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Takeaways From the NHPCO Conference

Takeaways from the National Hospice and Paliiative Care Organization conference. Gloria Danna Brooks explains how people's views need to change and dispel the negativity behind hospice.

As President and CEO of Arbor Hospice, I had the wonderful opportunity to attend the National Hospice and Palliative Care Organization’s Management and Leadership Conference last month. I had the pleasure of listening to the keynote speaker, Dr. Atul Gwande, M.D. discuss how hospice and palliative (comfort) care can transform the healthcare system. According to Dr. Gwande, it all begins with changing people’s views and dispelling the negativity behind hospice.

Atul Gawande, is an American physician, author and journalist who has written several articles for the New Yorker magazine. The one that gets the attention of hospice providers is his August 2, 2010 article titled “Letting Go: What should medicine do when it can’t save your life?” In it he presents several case studies that exemplify the fact that “our system of technological medical care has utterly failed to meet these needs, and the cost of this failure is measured in far more than dollars. The hard question we face, then, is not how we can afford this system’s expense. It is how we can build a health-care system that will actually help dying patients achieve what’s most important to them at the end of their lives.”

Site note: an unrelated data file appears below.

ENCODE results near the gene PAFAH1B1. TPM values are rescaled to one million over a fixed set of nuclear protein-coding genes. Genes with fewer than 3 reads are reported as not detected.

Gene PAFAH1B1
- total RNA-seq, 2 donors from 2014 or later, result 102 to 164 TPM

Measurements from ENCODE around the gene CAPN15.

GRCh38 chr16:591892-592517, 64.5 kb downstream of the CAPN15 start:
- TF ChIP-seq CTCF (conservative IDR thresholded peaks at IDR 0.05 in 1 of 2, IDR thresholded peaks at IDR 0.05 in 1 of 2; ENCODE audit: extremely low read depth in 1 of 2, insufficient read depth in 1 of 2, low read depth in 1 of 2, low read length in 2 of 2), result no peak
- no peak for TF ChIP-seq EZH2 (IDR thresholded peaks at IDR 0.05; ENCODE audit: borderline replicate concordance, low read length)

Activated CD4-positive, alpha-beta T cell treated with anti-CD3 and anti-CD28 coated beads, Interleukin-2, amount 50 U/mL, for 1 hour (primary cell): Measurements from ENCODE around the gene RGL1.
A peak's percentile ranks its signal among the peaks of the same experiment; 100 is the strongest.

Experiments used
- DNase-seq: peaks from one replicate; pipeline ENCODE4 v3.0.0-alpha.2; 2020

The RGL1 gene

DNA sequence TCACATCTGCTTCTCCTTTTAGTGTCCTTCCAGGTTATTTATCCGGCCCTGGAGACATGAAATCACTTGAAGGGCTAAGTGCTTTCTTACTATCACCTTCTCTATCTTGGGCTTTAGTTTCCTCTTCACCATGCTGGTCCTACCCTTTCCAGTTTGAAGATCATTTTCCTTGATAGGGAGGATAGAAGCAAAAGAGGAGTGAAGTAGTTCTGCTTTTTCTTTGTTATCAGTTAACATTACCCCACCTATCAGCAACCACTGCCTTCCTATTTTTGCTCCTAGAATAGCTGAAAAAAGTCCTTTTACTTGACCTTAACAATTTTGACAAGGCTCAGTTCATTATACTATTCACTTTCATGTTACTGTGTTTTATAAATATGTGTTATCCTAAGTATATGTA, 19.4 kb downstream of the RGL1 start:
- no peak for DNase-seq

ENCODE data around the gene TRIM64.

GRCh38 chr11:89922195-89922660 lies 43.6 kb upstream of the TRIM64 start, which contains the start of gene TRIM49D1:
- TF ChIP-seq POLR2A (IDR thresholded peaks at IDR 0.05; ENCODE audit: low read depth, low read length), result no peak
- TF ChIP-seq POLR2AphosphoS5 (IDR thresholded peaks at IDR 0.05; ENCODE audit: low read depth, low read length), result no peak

Hospice is not about letting nature take its course. It’s about helping those with terminal illness have the best day possible – every day. Curative medicine does the exact opposite. It says to patients, “You can sacrifice this day, or week, or month for the promise of a few extra days down the road.” But what does a few extra days do for a person’s quality of life? There is evidence that hospice care does more to increase quality of life than chemotherapy.

When people are facing illness, two options are presented: fight or do nothing. People often have the momentum to do something, and there is reluctance on the part of some physicians and families to refer people to hospice even though additional treatment is futile. One has to realize that referring someone to hospice IS doing something. Hospice is not a lack of action.

Hospice workers have to let others see the great results and positive impact hospice and palliative care has on people and their families. Studies have shown that hospice and palliative care services may actually prolong life. One clinical study, based on 4,493 terminally ill patients indicated that hospice patients lived an average of 29 days longer than those who received conventional treatment.

By changing the way we view hospice and palliative care, we can have a positive effect on the healthcare system as a whole. It starts right now.

For more information, visit www.arborhospice.org or email Gloria Danna Brooks at gbrooks@arborhospice.org.

This post is contributed by a community member. The views expressed in this blog are those of the author and do not necessarily reflect those of Patch Media Corporation. Everyone is welcome to submit a post to Patch. If you'd like to post a blog, go here to get started.

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